PASSING THROUGH CONCRETE BARRIERS and barbed wire fences, I follow the herd to the base of the tower and decide I will try to go to the top just as Lonely Planet tells me to do at the old WTC. That idea is quickly shut down by an extremely polite doorman who informs me the observation deck isn’t open yet. He was middle-aged with an accent that seems to be vaguely from somewhere in Africa mixed with hints of New Yawk. “I believe it will be open … one month, something like that, something like a month from now. We don’t know much it will cost to go up yet but it will be somewhere between $25 to $35.” I thank him for his help and consult my papers, in 1997 it cost $7 to go to the observation decks.
↑ Twin Towers, that “never stirred people’s hearts in the same manner as the Empire State Building.”
Getting back on track, I follow the maps through the heart of Wall Street. All the landmarks are still present. This isn’t a particularly commercial area, it’s an institutional place filled with institutions that are too big to fail. I pass the beautiful chapel for TRINITY CHURCH, an Episcopal house of worship that also traffics in New York’s biggest religion, real estate. In 2011, Trinity made $158 Million in revenue from its property holdings, like everything in the area its big, big business.
WALL STREET itself always makes my head spin with fantasies of powerful men pulling levers that topple governments and decide the fates of people around the world. The architecture, as you walk past the famous Golden Bull, reinforces this feeling. The buildings spare no expense, incorporating the elements of temples from Rome and Greece with a distinctly un-American style of attention to detail.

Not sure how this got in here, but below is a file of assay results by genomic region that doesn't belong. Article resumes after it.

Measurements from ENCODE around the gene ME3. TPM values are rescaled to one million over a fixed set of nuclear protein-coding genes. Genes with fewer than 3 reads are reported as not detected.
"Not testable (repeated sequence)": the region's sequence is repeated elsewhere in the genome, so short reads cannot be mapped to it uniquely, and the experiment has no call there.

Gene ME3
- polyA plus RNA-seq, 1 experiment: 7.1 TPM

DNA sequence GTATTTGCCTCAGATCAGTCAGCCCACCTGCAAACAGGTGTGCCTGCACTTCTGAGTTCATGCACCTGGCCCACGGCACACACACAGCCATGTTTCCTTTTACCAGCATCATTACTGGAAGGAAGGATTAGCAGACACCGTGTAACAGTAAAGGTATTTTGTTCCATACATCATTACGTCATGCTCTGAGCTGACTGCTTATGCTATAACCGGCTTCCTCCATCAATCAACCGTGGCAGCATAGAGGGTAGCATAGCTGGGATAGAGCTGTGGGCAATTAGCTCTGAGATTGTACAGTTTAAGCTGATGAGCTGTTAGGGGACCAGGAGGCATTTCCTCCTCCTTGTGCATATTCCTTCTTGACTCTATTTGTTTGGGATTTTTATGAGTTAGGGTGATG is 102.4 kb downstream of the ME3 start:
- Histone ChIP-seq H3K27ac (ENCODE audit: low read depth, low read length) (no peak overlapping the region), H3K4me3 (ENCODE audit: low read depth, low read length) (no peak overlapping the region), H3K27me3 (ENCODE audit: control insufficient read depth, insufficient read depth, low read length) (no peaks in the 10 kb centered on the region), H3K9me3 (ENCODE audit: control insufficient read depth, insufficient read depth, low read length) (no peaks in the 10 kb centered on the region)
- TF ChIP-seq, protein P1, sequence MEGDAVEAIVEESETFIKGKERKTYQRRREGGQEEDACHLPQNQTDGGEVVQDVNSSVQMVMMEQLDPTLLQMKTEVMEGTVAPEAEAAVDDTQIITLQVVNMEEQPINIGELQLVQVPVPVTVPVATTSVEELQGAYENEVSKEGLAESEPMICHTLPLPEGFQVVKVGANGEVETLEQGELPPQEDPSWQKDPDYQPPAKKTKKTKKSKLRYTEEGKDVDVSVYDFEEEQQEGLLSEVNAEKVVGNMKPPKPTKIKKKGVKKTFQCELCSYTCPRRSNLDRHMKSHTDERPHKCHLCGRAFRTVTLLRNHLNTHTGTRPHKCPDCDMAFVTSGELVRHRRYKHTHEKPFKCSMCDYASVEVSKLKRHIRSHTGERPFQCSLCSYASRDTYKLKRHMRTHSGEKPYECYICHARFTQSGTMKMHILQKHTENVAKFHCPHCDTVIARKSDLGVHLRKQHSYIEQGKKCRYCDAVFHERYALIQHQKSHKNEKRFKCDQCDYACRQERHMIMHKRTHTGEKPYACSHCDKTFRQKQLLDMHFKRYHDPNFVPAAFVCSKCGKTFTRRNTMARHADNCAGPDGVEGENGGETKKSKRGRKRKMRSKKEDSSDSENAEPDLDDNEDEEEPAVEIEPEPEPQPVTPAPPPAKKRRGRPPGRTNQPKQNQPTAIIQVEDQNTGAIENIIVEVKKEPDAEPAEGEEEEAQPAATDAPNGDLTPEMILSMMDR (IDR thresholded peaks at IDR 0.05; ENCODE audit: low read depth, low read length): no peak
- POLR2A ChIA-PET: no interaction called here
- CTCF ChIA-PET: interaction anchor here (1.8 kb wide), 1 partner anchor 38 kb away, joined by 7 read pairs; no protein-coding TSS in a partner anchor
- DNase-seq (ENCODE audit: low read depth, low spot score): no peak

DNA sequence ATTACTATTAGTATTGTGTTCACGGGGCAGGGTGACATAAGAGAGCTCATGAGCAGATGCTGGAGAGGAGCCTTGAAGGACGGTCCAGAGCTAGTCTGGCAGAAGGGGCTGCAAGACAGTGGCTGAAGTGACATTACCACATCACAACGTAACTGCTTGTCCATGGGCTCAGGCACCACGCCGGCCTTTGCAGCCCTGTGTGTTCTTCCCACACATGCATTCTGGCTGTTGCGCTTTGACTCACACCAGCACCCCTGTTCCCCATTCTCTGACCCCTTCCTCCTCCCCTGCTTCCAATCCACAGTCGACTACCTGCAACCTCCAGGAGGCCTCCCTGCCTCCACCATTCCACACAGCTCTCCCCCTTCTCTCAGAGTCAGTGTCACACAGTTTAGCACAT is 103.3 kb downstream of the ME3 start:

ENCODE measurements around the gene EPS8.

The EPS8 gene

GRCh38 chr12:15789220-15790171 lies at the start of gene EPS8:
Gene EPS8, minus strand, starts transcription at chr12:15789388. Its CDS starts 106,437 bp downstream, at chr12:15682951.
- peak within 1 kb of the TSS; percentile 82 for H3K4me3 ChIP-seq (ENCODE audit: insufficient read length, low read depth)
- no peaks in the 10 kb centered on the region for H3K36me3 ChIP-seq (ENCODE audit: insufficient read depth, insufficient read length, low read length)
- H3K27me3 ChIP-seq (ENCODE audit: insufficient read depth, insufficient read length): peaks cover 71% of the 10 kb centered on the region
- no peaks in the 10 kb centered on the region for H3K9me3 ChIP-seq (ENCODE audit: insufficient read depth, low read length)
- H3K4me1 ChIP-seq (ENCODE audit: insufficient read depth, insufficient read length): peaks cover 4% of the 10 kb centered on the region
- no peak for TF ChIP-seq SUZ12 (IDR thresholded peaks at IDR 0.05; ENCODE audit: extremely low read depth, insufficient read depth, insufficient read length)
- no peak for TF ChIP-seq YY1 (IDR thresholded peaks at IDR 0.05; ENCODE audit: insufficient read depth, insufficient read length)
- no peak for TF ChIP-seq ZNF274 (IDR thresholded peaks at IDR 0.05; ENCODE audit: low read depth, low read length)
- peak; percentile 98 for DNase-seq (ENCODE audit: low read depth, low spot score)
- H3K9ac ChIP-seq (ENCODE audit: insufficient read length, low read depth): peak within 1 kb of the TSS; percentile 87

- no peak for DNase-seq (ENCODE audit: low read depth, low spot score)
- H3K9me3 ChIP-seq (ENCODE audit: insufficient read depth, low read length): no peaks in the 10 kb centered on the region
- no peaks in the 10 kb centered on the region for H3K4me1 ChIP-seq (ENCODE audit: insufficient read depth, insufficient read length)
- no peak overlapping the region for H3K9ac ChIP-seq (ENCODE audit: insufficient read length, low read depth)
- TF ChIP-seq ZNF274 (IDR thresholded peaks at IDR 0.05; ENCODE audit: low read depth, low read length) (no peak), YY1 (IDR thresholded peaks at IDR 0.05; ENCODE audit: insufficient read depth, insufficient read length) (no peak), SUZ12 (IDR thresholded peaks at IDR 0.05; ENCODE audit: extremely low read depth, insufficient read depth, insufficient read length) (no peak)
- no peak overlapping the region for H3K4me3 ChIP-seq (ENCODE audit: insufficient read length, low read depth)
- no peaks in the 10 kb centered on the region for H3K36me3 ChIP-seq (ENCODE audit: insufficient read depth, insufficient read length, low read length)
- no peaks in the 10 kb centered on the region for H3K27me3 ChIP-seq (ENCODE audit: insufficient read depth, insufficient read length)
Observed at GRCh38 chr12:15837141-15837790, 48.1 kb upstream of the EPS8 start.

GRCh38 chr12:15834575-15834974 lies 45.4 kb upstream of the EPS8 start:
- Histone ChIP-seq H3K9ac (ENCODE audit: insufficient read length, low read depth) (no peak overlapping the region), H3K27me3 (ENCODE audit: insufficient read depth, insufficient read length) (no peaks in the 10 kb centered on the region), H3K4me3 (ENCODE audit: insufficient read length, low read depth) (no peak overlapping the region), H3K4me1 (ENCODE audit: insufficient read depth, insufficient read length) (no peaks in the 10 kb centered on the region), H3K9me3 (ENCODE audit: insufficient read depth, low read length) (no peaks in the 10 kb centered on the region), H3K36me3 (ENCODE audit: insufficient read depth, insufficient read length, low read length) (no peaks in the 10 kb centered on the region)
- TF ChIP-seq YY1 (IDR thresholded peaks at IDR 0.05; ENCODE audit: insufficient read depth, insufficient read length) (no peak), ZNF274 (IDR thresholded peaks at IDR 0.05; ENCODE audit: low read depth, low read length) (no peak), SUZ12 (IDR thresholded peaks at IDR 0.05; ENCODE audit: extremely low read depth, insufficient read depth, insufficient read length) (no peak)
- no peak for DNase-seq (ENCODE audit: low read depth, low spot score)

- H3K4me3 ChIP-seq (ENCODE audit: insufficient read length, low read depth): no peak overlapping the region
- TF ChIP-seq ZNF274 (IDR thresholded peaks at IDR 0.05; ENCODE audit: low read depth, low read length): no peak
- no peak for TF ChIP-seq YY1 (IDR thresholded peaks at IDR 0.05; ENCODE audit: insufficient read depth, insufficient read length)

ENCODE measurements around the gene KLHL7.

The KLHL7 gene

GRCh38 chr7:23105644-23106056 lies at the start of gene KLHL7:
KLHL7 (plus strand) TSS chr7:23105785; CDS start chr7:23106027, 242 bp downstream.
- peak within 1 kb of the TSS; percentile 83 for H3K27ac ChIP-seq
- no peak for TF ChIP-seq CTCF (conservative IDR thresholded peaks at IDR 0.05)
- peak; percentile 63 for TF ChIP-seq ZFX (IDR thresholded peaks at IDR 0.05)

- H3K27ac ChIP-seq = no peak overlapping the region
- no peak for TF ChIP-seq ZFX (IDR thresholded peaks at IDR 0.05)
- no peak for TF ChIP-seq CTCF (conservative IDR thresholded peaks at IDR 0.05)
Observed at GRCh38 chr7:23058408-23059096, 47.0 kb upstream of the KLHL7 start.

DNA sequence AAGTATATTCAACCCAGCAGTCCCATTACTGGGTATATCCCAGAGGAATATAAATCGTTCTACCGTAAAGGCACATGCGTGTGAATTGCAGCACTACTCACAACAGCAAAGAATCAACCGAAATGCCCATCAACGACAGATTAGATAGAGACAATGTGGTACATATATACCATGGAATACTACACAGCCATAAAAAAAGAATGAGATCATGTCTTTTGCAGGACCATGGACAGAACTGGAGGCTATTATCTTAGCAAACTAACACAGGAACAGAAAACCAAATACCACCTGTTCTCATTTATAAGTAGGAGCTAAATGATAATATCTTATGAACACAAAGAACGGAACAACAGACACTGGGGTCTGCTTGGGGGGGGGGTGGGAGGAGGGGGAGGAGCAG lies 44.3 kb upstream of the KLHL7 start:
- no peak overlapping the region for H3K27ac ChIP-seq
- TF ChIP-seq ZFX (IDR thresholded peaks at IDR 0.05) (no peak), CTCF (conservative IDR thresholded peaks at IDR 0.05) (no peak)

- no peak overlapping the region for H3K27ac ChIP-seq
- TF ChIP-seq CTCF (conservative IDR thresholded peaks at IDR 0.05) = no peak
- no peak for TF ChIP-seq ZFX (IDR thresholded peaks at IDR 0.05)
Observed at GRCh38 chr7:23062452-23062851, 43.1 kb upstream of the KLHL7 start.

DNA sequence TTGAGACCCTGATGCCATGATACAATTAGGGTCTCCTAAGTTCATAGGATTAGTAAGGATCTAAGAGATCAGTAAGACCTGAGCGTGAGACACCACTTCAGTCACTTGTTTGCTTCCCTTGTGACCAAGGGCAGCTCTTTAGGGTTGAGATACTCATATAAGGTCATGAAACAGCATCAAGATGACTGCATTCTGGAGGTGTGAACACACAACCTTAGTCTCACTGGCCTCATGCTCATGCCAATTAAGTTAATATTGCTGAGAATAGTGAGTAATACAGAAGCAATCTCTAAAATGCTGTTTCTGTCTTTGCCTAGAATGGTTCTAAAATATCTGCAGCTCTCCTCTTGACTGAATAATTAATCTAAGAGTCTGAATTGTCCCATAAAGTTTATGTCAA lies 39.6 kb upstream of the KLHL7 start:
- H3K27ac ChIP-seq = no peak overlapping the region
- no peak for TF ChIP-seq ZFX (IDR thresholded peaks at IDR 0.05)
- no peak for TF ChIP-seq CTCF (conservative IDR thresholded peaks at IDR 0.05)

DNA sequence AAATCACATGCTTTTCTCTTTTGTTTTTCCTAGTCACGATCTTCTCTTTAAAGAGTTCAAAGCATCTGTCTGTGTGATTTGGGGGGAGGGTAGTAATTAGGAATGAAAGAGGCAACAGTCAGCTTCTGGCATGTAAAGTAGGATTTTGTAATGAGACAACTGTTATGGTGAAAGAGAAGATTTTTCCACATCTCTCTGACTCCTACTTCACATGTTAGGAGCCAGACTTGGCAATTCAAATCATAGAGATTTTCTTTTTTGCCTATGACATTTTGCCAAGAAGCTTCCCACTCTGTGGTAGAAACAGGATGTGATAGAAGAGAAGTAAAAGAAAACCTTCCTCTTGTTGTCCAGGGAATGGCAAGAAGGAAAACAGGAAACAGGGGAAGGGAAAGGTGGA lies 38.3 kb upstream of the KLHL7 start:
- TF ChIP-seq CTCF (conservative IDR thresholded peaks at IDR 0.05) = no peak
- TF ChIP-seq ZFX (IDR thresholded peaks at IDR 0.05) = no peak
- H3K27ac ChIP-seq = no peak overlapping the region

It's quitting time and the stock brokers are heading home for the day, so I check the guide to see where they might be getting a drink around here.
DELMONICO’S, “created the American idea of dining-out in the 19th century,” I’m informed. The restaurant was closed in 1997, but the text says that it was being prepared to reopen so I figure it's worth checking out.
After a day of hearing about money from everyone, the people here were discussing anything but.
The front door of Delmonico’s is surrounded by a portico, supported by pillars that were imported from Pompeii. The walls inside are lined with a mural that looks old, but it’s hard to tell if that's just a look. White tablecloths and eight different pieces of silverware per seat adorn the tables. Not having dressed for a fancy place, I'm expecting some attitude from the staff but am welcomed and treated with respect at all times.